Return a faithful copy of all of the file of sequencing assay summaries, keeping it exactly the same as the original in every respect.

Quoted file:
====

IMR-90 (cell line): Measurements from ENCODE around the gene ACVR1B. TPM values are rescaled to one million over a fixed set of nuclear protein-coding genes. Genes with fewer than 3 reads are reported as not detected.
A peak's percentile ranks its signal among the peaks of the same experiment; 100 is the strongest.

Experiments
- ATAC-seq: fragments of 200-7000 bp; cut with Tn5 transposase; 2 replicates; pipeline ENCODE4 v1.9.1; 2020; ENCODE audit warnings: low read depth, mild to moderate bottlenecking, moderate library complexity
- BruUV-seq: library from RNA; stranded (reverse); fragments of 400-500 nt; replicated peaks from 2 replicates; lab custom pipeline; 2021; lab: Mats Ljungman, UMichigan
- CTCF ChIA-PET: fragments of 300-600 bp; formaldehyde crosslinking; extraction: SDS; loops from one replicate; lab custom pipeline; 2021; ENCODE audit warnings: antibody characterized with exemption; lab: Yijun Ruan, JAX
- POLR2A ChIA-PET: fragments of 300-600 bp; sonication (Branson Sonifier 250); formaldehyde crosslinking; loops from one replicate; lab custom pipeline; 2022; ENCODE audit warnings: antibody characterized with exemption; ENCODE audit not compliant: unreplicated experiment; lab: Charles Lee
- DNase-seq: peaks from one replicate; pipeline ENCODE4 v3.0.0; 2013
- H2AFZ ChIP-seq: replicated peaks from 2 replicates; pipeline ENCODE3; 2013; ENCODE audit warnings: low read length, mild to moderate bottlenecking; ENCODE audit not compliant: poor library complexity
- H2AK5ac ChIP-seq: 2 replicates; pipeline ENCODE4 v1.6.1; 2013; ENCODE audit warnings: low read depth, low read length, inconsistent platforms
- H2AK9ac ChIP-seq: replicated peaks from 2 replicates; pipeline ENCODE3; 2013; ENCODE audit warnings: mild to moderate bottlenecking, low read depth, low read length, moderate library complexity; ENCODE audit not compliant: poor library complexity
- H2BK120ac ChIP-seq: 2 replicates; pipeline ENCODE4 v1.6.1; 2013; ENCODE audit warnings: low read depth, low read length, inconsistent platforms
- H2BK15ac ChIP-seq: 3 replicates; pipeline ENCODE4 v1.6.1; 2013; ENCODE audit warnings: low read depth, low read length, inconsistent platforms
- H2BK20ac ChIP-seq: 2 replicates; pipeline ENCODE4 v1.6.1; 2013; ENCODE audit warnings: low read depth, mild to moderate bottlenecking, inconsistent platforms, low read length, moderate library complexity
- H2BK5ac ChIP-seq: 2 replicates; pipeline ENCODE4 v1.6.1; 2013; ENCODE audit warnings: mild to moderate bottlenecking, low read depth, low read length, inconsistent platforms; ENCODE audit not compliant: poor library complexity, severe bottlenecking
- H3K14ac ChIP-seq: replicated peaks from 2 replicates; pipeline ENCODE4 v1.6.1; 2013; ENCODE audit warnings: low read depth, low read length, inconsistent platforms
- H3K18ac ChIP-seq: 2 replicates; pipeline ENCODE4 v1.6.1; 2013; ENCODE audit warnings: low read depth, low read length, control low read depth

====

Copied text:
IMR-90 (cell line): Measurements from ENCODE around the gene ACVR1B. TPM values are rescaled to one million over a fixed set of nuclear protein-coding genes. Genes with fewer than 3 reads are reported as not detected.
A peak's percentile ranks its signal among the peaks of the same experiment; 100 is the strongest.

Experiments
- ATAC-seq: fragments of 200-7000 bp; cut with Tn5 transposase; 2 replicates; pipeline ENCODE4 v1.9.1; 2020; ENCODE audit warnings: low read depth, mild to moderate bottlenecking, moderate library complexity
- BruUV-seq: library from RNA; stranded (reverse); fragments of 400-500 nt; replicated peaks from 2 replicates; lab custom pipeline; 2021; lab: Mats Ljungman, UMichigan
- CTCF ChIA-PET: fragments of 300-600 bp; formaldehyde crosslinking; extraction: SDS; loops from one replicate; lab custom pipeline; 2021; ENCODE audit warnings: antibody characterized with exemption; lab: Yijun Ruan, JAX
- POLR2A ChIA-PET: fragments of 300-600 bp; sonication (Branson Sonifier 250); formaldehyde crosslinking; loops from one replicate; lab custom pipeline; 2022; ENCODE audit warnings: antibody characterized with exemption; ENCODE audit not compliant: unreplicated experiment; lab: Charles Lee
- DNase-seq: peaks from one replicate; pipeline ENCODE4 v3.0.0; 2013
- H2AFZ ChIP-seq: replicated peaks from 2 replicates; pipeline ENCODE3; 2013; ENCODE audit warnings: low read length, mild to moderate bottlenecking; ENCODE audit not compliant: poor library complexity
- H2AK5ac ChIP-seq: 2 replicates; pipeline ENCODE4 v1.6.1; 2013; ENCODE audit warnings: low read depth, low read length, inconsistent platforms
- H2AK9ac ChIP-seq: replicated peaks from 2 replicates; pipeline ENCODE3; 2013; ENCODE audit warnings: mild to moderate bottlenecking, low read depth, low read length, moderate library complexity; ENCODE audit not compliant: poor library complexity
- H2BK120ac ChIP-seq: 2 replicates; pipeline ENCODE4 v1.6.1; 2013; ENCODE audit warnings: low read depth, low read length, inconsistent platforms
- H2BK15ac ChIP-seq: 3 replicates; pipeline ENCODE4 v1.6.1; 2013; ENCODE audit warnings: low read depth, low read length, inconsistent platforms
- H2BK20ac ChIP-seq: 2 replicates; pipeline ENCODE4 v1.6.1; 2013; ENCODE audit warnings: low read depth, mild to moderate bottlenecking, inconsistent platforms, low read length, moderate library complexity
- H2BK5ac ChIP-seq: 2 replicates; pipeline ENCODE4 v1.6.1; 2013; ENCODE audit warnings: mild to moderate bottlenecking, low read depth, low read length, inconsistent platforms; ENCODE audit not compliant: poor library complexity, severe bottlenecking
- H3K14ac ChIP-seq: replicated peaks from 2 replicates; pipeline ENCODE4 v1.6.1; 2013; ENCODE audit warnings: low read depth, low read length, inconsistent platforms
- H3K18ac ChIP-seq: 2 replicates; pipeline ENCODE4 v1.6.1; 2013; ENCODE audit warnings: low read depth, low read length, control low read depth